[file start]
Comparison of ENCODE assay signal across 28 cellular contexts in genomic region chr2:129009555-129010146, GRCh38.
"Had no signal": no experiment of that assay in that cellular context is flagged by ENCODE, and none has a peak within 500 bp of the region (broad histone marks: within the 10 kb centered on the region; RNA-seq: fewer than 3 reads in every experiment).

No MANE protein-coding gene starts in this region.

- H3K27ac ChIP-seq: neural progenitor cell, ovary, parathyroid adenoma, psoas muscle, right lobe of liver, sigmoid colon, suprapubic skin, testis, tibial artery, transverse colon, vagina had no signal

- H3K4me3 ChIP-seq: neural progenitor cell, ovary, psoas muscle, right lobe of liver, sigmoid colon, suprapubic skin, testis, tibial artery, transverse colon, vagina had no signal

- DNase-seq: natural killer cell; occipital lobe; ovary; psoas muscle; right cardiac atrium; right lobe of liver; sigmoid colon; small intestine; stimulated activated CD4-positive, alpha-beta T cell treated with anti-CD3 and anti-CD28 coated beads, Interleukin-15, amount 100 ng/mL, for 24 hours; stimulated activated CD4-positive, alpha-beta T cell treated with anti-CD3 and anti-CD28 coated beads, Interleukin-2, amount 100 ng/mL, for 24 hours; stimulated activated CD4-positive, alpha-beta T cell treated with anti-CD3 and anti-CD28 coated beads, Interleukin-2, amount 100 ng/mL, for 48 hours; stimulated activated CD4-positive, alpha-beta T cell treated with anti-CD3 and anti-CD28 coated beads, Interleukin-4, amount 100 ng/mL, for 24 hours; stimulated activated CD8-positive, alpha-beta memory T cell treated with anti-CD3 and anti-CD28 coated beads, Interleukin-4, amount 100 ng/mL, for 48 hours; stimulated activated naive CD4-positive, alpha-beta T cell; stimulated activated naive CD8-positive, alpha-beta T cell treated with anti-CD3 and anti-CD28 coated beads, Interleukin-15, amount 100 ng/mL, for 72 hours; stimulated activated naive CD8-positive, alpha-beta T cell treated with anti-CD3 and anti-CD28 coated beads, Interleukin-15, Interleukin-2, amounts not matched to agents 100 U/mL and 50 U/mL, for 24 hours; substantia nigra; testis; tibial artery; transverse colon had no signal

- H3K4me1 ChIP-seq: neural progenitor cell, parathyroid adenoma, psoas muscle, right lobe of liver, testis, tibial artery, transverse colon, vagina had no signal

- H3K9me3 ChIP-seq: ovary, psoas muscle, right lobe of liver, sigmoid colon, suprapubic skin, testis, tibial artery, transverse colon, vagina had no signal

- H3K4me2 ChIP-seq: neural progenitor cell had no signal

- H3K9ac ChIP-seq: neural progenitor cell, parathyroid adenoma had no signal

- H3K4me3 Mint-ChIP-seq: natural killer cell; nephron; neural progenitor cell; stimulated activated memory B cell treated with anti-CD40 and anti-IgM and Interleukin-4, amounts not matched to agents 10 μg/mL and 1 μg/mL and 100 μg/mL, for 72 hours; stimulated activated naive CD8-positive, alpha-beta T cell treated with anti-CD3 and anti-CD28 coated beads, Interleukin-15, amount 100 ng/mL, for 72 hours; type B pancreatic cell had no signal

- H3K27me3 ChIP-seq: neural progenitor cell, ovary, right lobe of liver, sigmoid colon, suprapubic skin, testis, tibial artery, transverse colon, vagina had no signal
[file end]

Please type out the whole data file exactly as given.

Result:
Comparison of ENCODE assay signal across 28 cellular contexts in genomic region chr2:129009555-129010146, GRCh38.
"Had no signal": no experiment of that assay in that cellular context is flagged by ENCODE, and none has a peak within 500 bp of the region (broad histone marks: within the 10 kb centered on the region; RNA-seq: fewer than 3 reads in every experiment).

No MANE protein-coding gene starts in this region.

- H3K27ac ChIP-seq: neural progenitor cell, ovary, parathyroid adenoma, psoas muscle, right lobe of liver, sigmoid colon, suprapubic skin, testis, tibial artery, transverse colon, vagina had no signal

- H3K4me3 ChIP-seq: neural progenitor cell, ovary, psoas muscle, right lobe of liver, sigmoid colon, suprapubic skin, testis, tibial artery, transverse colon, vagina had no signal

- DNase-seq: natural killer cell; occipital lobe; ovary; psoas muscle; right cardiac atrium; right lobe of liver; sigmoid colon; small intestine; stimulated activated CD4-positive, alpha-beta T cell treated with anti-CD3 and anti-CD28 coated beads, Interleukin-15, amount 100 ng/mL, for 24 hours; stimulated activated CD4-positive, alpha-beta T cell treated with anti-CD3 and anti-CD28 coated beads, Interleukin-2, amount 100 ng/mL, for 24 hours; stimulated activated CD4-positive, alpha-beta T cell treated with anti-CD3 and anti-CD28 coated beads, Interleukin-2, amount 100 ng/mL, for 48 hours; stimulated activated CD4-positive, alpha-beta T cell treated with anti-CD3 and anti-CD28 coated beads, Interleukin-4, amount 100 ng/mL, for 24 hours; stimulated activated CD8-positive, alpha-beta memory T cell treated with anti-CD3 and anti-CD28 coated beads, Interleukin-4, amount 100 ng/mL, for 48 hours; stimulated activated naive CD4-positive, alpha-beta T cell; stimulated activated naive CD8-positive, alpha-beta T cell treated with anti-CD3 and anti-CD28 coated beads, Interleukin-15, amount 100 ng/mL, for 72 hours; stimulated activated naive CD8-positive, alpha-beta T cell treated with anti-CD3 and anti-CD28 coated beads, Interleukin-15, Interleukin-2, amounts not matched to agents 100 U/mL and 50 U/mL, for 24 hours; substantia nigra; testis; tibial artery; transverse colon had no signal

- H3K4me1 ChIP-seq: neural progenitor cell, parathyroid adenoma, psoas muscle, right lobe of liver, testis, tibial artery, transverse colon, vagina had no signal

- H3K9me3 ChIP-seq: ovary, psoas muscle, right lobe of liver, sigmoid colon, suprapubic skin, testis, tibial artery, transverse colon, vagina had no signal

- H3K4me2 ChIP-seq: neural progenitor cell had no signal

- H3K9ac ChIP-seq: neural progenitor cell, parathyroid adenoma had no signal

- H3K4me3 Mint-ChIP-seq: natural killer cell; nephron; neural progenitor cell; stimulated activated memory B cell treated with anti-CD40 and anti-IgM and Interleukin-4, amounts not matched to agents 10 μg/mL and 1 μg/mL and 100 μg/mL, for 72 hours; stimulated activated naive CD8-positive, alpha-beta T cell treated with anti-CD3 and anti-CD28 coated beads, Interleukin-15, amount 100 ng/mL, for 72 hours; type B pancreatic cell had no signal

- H3K27me3 ChIP-seq: neural progenitor cell, ovary, right lobe of liver, sigmoid colon, suprapubic skin, testis, tibial artery, transverse colon, vagina had no signal